Masters Programs in Governance
Compare 6 Masters Programs in Governance
A Masters degree is an academic degree awarded to individuals who successfully denote a higher level of expertise. There are two main types of Masters - taught and research.
Contact Schools Directly - Compare 6 Master's Programs in Governance 2019
6 Results in Governance
This Master's programme is about managing complex societal challenges in the public sector and how to govern the networks of the actors involved in order to solve wicked problems.
The programme offers a varied set of courses (obligatory and elective), seminars, working groups sessions, and a series of guest lectures by internationally well-known scholars. Furthermore, you will conduct your own research project (thesis) in which you will apply theories and social scientific research methods to examine urban governance issues.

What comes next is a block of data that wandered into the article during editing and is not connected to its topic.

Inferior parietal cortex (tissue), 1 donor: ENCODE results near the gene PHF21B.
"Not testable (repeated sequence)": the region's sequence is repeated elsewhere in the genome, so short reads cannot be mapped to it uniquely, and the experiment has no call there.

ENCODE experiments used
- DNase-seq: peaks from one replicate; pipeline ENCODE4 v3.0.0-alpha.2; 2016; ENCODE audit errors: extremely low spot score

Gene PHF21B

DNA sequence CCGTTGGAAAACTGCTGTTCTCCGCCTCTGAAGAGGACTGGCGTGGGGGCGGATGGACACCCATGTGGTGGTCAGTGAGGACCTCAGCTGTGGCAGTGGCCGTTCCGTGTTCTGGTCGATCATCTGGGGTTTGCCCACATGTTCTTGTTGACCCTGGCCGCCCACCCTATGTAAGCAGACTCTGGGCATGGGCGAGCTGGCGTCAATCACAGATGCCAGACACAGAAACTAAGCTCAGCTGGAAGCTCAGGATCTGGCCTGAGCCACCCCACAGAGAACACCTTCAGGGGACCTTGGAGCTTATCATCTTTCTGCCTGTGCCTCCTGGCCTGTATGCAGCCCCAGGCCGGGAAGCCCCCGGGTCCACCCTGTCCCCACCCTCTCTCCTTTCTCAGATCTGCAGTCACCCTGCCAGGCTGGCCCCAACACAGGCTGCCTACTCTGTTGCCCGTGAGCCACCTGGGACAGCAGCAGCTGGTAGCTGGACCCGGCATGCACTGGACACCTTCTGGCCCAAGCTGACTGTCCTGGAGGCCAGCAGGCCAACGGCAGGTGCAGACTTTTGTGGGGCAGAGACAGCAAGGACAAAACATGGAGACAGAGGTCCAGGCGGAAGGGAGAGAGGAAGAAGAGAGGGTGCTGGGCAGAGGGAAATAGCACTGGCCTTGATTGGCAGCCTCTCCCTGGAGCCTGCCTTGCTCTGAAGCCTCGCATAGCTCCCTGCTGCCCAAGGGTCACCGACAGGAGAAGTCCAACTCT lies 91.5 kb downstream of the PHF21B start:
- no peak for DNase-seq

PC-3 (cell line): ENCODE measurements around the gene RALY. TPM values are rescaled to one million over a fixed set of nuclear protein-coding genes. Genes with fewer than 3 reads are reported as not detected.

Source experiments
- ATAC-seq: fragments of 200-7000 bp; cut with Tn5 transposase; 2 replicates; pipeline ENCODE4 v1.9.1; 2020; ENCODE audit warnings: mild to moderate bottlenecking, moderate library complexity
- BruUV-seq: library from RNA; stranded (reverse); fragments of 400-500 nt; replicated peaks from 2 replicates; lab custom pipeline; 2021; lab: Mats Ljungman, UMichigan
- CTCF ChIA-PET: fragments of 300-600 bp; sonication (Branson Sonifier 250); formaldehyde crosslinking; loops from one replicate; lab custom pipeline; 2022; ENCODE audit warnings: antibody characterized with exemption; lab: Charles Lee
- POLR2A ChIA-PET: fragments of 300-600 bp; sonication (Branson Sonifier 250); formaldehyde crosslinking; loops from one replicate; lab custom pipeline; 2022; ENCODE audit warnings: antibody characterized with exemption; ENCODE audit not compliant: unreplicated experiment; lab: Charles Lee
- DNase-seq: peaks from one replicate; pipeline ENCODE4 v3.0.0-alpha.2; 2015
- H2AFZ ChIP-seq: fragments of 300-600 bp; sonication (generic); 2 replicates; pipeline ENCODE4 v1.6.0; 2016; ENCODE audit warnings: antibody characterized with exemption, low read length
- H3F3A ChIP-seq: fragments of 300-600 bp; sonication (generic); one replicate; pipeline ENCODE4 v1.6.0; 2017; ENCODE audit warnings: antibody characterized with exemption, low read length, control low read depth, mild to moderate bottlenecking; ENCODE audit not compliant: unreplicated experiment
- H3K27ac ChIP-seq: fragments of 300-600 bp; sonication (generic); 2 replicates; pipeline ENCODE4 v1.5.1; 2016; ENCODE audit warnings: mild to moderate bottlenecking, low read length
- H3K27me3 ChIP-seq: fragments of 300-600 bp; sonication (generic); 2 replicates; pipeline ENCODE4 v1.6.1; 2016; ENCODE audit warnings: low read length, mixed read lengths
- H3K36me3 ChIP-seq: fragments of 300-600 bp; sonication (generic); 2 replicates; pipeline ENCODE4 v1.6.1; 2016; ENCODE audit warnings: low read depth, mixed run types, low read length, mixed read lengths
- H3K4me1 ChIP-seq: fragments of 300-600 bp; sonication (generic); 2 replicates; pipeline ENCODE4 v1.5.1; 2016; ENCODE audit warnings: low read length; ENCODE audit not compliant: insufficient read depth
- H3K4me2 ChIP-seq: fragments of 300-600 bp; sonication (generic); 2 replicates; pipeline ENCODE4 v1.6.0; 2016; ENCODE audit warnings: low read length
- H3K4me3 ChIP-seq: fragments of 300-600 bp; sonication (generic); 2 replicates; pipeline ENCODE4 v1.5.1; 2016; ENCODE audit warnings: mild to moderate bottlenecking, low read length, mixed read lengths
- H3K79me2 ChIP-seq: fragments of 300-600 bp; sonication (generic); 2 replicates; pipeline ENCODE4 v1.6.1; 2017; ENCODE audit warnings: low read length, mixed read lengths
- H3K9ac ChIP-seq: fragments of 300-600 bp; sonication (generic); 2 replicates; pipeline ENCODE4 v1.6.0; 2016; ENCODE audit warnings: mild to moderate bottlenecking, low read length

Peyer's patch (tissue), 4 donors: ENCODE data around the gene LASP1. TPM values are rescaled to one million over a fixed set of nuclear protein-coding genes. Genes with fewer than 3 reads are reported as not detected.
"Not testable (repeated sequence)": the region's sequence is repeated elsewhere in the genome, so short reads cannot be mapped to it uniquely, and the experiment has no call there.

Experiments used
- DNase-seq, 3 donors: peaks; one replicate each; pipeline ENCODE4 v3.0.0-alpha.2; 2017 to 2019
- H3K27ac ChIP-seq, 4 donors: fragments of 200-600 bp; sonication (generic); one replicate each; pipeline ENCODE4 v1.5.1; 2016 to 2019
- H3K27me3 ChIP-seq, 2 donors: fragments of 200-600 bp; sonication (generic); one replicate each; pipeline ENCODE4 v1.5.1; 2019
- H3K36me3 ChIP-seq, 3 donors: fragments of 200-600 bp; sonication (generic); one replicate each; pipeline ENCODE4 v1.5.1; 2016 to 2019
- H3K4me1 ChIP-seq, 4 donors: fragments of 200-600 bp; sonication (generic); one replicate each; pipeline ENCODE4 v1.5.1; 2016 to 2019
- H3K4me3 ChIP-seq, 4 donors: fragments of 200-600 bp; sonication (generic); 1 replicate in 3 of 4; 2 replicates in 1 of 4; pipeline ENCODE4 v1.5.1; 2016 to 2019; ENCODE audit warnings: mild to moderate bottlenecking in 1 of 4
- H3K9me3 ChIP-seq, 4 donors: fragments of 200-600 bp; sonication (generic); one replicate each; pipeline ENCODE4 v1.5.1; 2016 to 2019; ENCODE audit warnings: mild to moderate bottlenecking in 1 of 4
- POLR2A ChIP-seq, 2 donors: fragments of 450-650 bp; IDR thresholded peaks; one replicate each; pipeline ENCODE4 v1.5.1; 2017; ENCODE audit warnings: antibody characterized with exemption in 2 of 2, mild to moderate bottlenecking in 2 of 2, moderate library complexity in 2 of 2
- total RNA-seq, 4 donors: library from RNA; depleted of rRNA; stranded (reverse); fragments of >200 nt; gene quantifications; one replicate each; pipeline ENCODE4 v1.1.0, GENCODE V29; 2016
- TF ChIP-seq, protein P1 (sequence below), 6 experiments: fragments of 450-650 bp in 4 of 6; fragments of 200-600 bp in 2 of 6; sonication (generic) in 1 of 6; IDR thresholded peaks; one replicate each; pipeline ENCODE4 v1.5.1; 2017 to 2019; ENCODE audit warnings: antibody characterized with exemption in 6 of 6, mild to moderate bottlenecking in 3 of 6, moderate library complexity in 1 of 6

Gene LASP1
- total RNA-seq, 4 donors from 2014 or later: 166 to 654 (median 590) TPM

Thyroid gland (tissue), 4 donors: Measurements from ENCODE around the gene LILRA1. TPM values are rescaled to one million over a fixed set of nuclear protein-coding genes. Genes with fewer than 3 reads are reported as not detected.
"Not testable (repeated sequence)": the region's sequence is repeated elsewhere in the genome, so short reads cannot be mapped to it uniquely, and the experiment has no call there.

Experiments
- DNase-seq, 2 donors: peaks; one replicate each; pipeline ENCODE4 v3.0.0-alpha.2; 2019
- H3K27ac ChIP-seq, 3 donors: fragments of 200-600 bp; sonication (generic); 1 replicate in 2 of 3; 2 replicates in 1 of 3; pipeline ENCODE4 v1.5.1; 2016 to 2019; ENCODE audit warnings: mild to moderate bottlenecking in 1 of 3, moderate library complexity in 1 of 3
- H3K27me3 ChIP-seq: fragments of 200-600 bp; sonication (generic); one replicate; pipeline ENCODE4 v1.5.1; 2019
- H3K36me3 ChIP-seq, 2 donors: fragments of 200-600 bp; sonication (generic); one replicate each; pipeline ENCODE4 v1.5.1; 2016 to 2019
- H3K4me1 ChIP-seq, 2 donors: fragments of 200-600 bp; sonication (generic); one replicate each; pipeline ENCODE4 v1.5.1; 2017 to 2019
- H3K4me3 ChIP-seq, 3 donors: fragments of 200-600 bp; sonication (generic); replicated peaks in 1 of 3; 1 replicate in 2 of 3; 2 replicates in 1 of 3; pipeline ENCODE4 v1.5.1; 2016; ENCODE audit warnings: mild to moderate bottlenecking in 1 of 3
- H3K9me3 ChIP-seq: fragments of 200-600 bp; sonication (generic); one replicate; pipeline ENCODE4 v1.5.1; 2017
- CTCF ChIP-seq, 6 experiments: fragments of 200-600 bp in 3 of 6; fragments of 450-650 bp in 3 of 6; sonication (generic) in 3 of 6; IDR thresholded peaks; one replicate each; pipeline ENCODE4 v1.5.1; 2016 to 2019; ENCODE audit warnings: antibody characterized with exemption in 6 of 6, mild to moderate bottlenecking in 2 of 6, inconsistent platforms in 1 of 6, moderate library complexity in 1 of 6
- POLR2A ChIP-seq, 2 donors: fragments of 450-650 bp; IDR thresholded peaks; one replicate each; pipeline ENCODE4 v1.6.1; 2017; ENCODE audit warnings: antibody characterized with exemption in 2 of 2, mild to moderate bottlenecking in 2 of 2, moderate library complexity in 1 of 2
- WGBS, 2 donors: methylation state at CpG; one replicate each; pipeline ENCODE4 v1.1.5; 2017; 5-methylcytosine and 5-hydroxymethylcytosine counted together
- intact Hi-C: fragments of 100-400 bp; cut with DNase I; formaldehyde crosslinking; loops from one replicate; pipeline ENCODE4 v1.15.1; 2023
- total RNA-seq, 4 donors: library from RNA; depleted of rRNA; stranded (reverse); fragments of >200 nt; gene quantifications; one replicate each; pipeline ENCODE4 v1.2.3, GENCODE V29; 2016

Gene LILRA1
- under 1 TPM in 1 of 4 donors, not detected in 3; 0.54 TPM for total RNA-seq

The Master I corresponds to the fourth year of studies leading to the Master's degree in International and European Business Law. The Master's year is often seen as preparation for entry to the Master II. It allows students to acquire a first specialty.
As a product of a new collaboration between the Department of Public Administration (Erasmus School of Social and Behavioral Sciences, ESSB) and the Institute of Housing and Urban Development Studies (IHS), this program is a specialization within the MSc in Public Administration of the Erasmus University Rotterdam.
The Master of Governance and Public policy (MGPP) degree aim to impart knowledge, skills and analytic capability about the rational application of methods, practical tools and techniques in public governance including the formulation, implementation and evaluation of public policy a dynamic and complex era of globalization.
The administrative science specialisation provides students with sound academic skills for anticipating, analysing and responding to the complex, dynamic challenges facing contemporary public sector organisations and institutions. Key topics include governance in the context of public sector reforms, changing modes of public service delivery, and evidence-based policy-making.